Fukushima Prefecture

Children play near a Geiger counter that monitors radiation at a kindergarten about 30 miles from the tsunami-crippled Fukushima Daiichi nuclear power plant. The government is increasingly pushing families displaced by the disaster to return to their home

Some of Japan’s ‘nuclear refugees’ can finally go home — but they don’t want to


Not everyone who evacuated the area near the Fukushima Daiichi nuclear power plant four years actually had to leave. But four years later, despite government reassurances — and plenty of pressure — they say returning to their homes still isn’t safe.

Rasen kaigan (Spiral Shore) 45 from the series Rasen kaigan (Spiral Shore), 2012.

These artists remember the Fukushima disaster through their photography

Former NHK anchor Jun Hori speaks at a TEDx event in Kyoto, Japan, about opening Japanese journalism to non-traditional sources.

Japan’s timid coverage of Fukushima led this news anchor to revolt — and he’s not alone

Kiyoko and her husband Yoshishiro Baba ran a fish restaurant in their home in Kawauchi until the Fukushima meltdown.

A couple returns to their ‘heaven’ near the Fukushima nuclear disaster

These residents have been given temporary jobs maintaining public places.

Not everyone wants the clean-up in Fukushima to be over

Pete Knutson and his son Dylan sell local Pacific salmon at outdoor markets around the Seattle area. The sign on their stall at a recent market in Seattle's Ballard neighborhood reads, “In response to multiple customer inquiries regarding the Fukushima i

Worried about radioactive ‘Fukushima’ fish in the US? Don’t be, scientists say


Nearly three years after the Fukushima nuclear disaster in Japan, many consumers in the US remain concerned about radiation in fish from the Pacific Ocean. One Seattle fisherman finally got his fish tested, and found what many scientists have also found: there’s nothing to worry about.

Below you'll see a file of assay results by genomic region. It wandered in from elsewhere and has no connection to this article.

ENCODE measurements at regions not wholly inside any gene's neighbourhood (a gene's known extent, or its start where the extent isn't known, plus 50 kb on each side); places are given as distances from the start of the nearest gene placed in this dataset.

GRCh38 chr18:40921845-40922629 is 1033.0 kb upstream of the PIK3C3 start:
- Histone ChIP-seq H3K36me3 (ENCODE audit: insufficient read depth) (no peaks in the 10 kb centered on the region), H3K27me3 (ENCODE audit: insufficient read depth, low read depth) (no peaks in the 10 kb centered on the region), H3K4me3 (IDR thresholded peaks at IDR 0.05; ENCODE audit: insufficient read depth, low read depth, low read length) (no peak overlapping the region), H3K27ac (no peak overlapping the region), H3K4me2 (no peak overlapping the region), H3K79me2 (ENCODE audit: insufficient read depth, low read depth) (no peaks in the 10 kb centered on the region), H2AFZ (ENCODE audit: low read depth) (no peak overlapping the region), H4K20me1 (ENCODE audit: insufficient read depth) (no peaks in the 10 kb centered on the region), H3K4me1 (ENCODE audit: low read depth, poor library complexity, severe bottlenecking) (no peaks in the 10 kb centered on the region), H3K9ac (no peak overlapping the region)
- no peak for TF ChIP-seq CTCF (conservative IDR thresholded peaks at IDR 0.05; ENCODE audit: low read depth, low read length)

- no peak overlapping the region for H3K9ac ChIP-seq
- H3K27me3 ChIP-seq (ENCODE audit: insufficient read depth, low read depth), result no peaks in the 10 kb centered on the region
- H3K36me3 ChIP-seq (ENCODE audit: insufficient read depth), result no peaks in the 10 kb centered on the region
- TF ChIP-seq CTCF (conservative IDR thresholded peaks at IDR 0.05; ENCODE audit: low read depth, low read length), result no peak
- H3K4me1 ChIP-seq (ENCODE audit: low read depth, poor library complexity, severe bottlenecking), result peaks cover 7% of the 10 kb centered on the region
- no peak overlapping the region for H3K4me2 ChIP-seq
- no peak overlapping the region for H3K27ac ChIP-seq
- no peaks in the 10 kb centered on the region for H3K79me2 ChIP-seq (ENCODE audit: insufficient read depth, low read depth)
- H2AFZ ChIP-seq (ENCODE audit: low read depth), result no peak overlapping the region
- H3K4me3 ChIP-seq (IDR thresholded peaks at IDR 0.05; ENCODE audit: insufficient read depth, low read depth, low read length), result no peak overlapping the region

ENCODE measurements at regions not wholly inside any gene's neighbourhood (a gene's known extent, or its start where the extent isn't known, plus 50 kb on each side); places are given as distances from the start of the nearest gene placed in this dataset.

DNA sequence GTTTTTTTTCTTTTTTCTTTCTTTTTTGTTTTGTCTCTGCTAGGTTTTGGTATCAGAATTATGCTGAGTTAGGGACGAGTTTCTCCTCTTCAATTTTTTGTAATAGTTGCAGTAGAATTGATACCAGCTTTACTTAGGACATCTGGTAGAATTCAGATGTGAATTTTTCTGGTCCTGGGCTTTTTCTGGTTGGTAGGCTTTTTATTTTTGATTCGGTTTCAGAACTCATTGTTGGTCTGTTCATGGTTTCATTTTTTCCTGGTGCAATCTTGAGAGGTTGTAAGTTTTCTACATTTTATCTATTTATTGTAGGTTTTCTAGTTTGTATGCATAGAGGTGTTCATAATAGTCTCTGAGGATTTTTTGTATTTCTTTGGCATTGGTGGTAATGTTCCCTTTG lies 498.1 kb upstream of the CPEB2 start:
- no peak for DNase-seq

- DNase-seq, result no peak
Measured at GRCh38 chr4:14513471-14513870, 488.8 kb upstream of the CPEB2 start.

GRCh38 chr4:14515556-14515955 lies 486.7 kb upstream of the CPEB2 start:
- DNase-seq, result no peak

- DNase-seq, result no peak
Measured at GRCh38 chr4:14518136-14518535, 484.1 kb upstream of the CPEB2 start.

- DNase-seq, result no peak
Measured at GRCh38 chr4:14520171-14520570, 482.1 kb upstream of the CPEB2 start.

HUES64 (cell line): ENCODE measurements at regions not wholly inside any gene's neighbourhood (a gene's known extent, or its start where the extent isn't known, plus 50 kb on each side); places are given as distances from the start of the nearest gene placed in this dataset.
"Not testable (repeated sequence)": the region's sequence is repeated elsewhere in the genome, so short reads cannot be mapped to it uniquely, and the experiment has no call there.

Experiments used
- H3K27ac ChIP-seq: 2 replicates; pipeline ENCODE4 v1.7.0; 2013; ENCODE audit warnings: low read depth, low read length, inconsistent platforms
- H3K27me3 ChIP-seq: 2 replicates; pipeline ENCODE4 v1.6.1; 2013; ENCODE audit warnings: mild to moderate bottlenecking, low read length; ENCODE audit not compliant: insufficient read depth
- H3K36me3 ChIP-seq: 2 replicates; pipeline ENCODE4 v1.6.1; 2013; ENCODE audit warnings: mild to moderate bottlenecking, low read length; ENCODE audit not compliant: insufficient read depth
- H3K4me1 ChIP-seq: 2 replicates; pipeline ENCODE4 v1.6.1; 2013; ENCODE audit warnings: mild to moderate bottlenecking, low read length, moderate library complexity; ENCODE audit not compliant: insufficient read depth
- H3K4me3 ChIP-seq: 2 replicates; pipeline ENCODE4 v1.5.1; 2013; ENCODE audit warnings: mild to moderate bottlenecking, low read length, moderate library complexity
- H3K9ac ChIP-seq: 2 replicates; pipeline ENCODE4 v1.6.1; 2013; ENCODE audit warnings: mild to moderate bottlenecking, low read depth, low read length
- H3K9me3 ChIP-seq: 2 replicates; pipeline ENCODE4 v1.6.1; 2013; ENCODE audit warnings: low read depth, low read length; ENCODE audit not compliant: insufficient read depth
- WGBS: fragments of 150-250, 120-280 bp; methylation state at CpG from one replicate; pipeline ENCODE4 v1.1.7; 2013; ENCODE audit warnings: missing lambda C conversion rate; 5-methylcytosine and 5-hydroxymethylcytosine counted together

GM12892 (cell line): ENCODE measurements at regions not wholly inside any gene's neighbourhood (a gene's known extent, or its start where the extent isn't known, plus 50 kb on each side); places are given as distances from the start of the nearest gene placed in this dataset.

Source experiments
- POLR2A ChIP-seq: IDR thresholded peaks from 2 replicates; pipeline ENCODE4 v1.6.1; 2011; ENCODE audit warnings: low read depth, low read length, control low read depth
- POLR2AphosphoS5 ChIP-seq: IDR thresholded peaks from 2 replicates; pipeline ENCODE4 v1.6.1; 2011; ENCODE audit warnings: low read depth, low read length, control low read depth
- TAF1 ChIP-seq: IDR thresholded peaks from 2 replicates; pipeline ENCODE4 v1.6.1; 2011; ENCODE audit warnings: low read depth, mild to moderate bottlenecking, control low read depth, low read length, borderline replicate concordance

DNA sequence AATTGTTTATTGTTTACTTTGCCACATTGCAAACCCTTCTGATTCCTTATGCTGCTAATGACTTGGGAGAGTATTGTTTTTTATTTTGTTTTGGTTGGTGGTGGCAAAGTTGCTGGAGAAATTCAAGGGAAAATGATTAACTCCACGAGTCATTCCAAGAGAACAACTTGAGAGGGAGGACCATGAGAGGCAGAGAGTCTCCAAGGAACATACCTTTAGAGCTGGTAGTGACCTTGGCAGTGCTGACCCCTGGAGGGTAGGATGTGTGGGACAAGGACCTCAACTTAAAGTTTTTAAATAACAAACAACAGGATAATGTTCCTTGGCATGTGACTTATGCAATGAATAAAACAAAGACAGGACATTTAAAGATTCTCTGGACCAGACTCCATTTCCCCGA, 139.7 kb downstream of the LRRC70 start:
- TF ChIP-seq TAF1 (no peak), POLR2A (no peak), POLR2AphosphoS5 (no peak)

A pro-European integration protester sits in a burnt police bus after a rally near government administration buildings in Kiev January 20, 2014. With tension still high, about 1,000 protesters confronted police on Monday near Kiev's main government headqu

New clashes in Kiev, reviewing the guest list for Syria’s peace talks, and Russian fears of ‘black widows’

Global Scan

The situation in Kiev remains volatile, with protesters in favor of closer ties with the European Union burning buses and hurling projectiles at police. And planned Syria peace talks in Geneva this week were nearly derailed by a UN invitation to include Iran. And Russia is looking for four women it is worried may be planning suicide attacks at the Sochi Olympics. That and more, in today’s Global Scan.

Big plastic bags containing radiated soil, leaves and debris are dumped at a tennis court at a sports park near the Fukushima Daiichi nuclear power plant

A reporter covering the Fukushima nuclear meltdown actually lived through Chernobyl

Health & Medicine

There’s been no end to the ongoing disaster at the Fukushima nuclear power plant in Japan. And Yuriy Humber has a unique perspective. He’s been reporting on the Fukushima meltdown for Bloomberg News in Tokyo and also lived through the Chernobyl disaster.

As Japan struggles to contain Fukushima, U.S. facilities face tighter restrictions


The Japanese government is freezing the ground around the Fukushima nuclear plant, hoping to staunch the flow of radioactive ground water. Meanwhile, in the United States, regulators are tightening up restrictions on U.S. plants, especially those built like Fukushima.

Fukushima’s continuing struggles raise questions about America’s nuclear waste storage


Nuclear waste is piled up around the United States. Similar waste were part of the problem at Japan’s Fukushima plant, which continues to leak even 2.5 years later. That continued crisis has some asking if the U.S. is asking for trouble with its waste storage.